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by Abigail Van Buren

Childhood Friend Has Grown Too Adult for Her Roommate

DEAR ABBY: I moved to a small town a few years ago to take a job in a very public position. This is a place where everyone knows everyone else's business, so I try hard to maintain a good reputation.

About a year ago, a childhood friend, "Lindsay," came to visit. She loved the town so much she decided to move here and be my roommate.

At first I was excited at the prospect, but my enthusiasm has waned since finding out that Lindsay is very promiscuous. Since January she has had sex with seven men, sometimes dating more than one at a time.

I worry about her because this behavior is unhealthy. I also worry that associating with her could damage my reputation, not to mention my uneasiness about waking up and finding strange men in my apartment -- some of whom she met only the night before. I think she is compromising both of our safety.

How can I handle this tactfully? Lindsay is an adult; I don't feel I can tell her how to live her personal life. Should I ask her to move out? Aside from this problem, she is an excellent roommate. -- NOT THAT KIND OF GIRL

DEAR NOT THAT KIND: Your letter brings to mind several old sayings. One: People are known by the company they keep. Two: Birds of a feather flock together. Three: People who lie down with dogs usually get up with fleas.

Do not try to tell Lindsay how to live her life. DO remind her that she is now living in a small town where tongues wag. Then explain that although you like her very much, your lifestyles are not compatible and you would like her to move. Your concerns about waking up to find strangers in your apartment are valid, and your choice of roommates is a reflection on you.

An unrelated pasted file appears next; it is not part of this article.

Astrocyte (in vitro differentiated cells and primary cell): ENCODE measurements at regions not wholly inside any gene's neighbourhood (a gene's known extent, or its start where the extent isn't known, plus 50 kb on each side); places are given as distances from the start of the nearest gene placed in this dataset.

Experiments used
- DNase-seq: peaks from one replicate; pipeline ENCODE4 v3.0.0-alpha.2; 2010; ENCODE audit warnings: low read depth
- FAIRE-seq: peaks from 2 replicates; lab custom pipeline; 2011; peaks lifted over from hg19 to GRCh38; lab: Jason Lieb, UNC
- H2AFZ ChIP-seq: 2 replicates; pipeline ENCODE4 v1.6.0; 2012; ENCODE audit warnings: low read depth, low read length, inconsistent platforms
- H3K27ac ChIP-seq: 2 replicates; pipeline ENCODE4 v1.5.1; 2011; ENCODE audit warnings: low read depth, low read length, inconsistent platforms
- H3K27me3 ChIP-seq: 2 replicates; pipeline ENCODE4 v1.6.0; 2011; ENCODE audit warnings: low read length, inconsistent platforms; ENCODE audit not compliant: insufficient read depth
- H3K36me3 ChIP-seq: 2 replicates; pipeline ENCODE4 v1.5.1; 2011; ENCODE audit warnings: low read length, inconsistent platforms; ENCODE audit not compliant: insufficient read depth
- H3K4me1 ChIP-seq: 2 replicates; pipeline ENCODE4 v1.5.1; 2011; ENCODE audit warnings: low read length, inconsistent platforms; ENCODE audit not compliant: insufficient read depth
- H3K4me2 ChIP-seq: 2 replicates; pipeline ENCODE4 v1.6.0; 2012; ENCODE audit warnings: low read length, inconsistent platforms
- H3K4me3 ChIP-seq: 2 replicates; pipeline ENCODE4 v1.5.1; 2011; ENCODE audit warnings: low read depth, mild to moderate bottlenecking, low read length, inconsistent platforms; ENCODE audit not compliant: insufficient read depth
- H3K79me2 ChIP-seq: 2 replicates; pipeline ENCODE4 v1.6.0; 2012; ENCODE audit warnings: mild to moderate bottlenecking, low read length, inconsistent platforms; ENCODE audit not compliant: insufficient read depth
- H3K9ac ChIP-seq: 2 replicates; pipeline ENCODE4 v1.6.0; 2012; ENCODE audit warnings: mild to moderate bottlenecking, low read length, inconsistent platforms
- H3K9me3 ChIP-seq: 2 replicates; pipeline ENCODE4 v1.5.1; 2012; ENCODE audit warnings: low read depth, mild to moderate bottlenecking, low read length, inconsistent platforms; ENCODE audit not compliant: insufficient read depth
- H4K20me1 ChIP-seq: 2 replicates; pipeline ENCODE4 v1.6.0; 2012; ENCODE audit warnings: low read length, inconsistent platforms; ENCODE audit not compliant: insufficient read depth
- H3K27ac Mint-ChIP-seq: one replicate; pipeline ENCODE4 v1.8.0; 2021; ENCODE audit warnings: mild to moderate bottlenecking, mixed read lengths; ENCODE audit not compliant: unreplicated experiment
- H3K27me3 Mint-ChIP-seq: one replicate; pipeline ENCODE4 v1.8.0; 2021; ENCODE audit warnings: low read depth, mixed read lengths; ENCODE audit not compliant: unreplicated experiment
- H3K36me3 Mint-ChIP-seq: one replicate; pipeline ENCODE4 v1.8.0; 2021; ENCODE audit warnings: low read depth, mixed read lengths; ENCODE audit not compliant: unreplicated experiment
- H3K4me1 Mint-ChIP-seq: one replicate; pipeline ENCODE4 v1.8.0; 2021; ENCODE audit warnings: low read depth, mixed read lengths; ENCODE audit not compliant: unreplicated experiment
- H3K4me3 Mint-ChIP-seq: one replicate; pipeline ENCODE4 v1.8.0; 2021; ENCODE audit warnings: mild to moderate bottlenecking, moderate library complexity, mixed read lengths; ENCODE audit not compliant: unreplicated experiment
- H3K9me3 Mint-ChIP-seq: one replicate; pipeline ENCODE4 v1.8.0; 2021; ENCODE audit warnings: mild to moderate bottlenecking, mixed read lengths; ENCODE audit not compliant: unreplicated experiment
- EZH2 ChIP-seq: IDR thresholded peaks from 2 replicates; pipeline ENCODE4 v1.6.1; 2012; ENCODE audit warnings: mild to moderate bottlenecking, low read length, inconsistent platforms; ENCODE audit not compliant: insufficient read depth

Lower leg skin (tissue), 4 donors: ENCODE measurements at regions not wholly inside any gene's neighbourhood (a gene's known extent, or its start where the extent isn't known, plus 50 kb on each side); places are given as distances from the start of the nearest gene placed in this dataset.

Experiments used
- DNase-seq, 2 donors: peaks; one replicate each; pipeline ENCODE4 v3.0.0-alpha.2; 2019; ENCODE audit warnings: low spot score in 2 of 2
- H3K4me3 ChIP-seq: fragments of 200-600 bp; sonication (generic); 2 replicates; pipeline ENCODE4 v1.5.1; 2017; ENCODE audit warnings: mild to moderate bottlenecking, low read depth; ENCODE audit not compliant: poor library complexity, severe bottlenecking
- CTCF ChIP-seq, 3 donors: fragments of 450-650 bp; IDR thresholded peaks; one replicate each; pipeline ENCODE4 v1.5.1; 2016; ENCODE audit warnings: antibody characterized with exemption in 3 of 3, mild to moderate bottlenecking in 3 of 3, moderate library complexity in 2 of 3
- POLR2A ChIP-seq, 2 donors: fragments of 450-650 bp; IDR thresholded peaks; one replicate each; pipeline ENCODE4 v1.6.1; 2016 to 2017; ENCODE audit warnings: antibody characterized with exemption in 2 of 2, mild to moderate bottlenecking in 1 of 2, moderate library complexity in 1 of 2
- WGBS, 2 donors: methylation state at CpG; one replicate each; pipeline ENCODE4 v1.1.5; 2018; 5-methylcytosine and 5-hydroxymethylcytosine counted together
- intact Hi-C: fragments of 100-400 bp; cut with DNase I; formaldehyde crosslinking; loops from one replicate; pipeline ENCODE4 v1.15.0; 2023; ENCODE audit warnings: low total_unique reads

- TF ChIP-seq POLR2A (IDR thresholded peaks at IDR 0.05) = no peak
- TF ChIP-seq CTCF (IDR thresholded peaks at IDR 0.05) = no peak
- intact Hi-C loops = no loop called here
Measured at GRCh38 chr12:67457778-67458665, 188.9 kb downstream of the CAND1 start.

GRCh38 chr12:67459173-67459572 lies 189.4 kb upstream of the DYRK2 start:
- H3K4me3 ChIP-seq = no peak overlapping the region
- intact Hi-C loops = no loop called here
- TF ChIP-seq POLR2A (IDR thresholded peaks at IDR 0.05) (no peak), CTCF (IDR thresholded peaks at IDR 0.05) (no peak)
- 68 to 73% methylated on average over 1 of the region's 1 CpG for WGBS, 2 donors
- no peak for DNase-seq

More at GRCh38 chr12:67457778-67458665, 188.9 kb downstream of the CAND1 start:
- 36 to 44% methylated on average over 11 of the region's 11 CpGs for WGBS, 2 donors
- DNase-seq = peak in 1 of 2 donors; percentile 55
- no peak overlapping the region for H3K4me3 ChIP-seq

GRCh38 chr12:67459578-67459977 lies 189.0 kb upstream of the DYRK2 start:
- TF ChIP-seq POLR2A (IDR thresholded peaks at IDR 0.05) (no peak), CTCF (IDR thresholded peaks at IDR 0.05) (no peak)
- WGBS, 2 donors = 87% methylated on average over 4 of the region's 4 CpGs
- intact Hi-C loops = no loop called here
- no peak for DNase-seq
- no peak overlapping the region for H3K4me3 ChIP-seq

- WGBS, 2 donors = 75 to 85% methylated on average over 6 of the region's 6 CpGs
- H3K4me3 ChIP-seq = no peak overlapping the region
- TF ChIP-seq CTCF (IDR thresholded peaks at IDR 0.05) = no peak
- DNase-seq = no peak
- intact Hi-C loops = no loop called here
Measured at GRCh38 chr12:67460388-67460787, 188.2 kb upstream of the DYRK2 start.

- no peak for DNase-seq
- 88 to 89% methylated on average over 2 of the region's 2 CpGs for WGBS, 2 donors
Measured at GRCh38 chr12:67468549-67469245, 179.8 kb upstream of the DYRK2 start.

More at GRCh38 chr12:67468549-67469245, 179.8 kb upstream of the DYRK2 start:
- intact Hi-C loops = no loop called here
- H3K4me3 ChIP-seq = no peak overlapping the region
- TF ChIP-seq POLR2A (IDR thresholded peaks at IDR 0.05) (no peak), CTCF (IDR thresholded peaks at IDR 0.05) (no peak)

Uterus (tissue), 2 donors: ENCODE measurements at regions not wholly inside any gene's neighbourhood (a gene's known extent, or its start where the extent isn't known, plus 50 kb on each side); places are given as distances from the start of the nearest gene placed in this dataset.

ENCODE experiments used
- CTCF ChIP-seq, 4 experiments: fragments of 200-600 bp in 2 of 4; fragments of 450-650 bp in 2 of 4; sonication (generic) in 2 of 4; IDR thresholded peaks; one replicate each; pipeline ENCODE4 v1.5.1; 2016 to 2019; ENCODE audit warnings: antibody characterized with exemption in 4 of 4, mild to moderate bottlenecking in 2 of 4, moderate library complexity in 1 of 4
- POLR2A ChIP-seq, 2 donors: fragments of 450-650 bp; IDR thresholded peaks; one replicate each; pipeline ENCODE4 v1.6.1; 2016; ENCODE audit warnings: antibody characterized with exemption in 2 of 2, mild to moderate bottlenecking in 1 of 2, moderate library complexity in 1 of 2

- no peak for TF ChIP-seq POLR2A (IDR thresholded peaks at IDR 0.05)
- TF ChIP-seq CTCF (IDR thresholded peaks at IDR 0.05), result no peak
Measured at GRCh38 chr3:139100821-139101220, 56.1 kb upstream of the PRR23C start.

DEAR ABBY: My boyfriend, "Justin," and I were in a four-year committed relationship. We agreed to wait on marriage and children. I never really wanted children, but if Justin wanted one, I would have his baby. He is 29, and I am 42.

Last summer I was shocked to learn that Justin and his best friend, "Beth," had had a baby girl together through in vitro. They plan to raise the child together. I still wanted to save our relationship, so I accepted his new life and tried to deal with it.

A month after that, Justin informed me that he is gay! I am devastated. We still love each other, and he wants to continue his relationship with me.

Justin does not have a man in his life -- just the baby and Beth, who live with him. He has no romantic interest in her. I am so sad without him. Should I stay in this relationship? -- CONFUSED AND HEARTBROKEN IN NEW YORK

DEAR CONFUSED: Whatever Justin's true sexual orientation may be, he has not been honest with you from the beginning. Please do not accept his word for it that Beth is only a friend, that their child was not conceived the old-fashioned way, or that he is gay.

My advice is to cut your losses NOW. This man has a child and a live-in who will take priority over you. Accept that if Justin cared at all about your feelings, you would have been told about the baby long before its birth. So end this charade and spare yourself even more grief.

DEAR ABBY: My husband and I moved to the South and enrolled our son in a private Christian school. Many times when meeting other parents I am asked, "What service do you attend?" The truth is, my husband and I are not particularly religious, and we don't attend church.

How should I respond without feeling like a bad person or a bad parent? -- MEMBER OF NO CHURCH, IN TENNESSEE

DEAR NON-MEMBER: You live in a free country, not a theocracy. If you are not particularly religious, nothing compels you to go to church.

My advice is to be frank and say you are not affiliated with a church, and that you enrolled your son in that school because you felt he would receive a good education there. It's the truth, and it doesn't make you a bad person or a bad parent.

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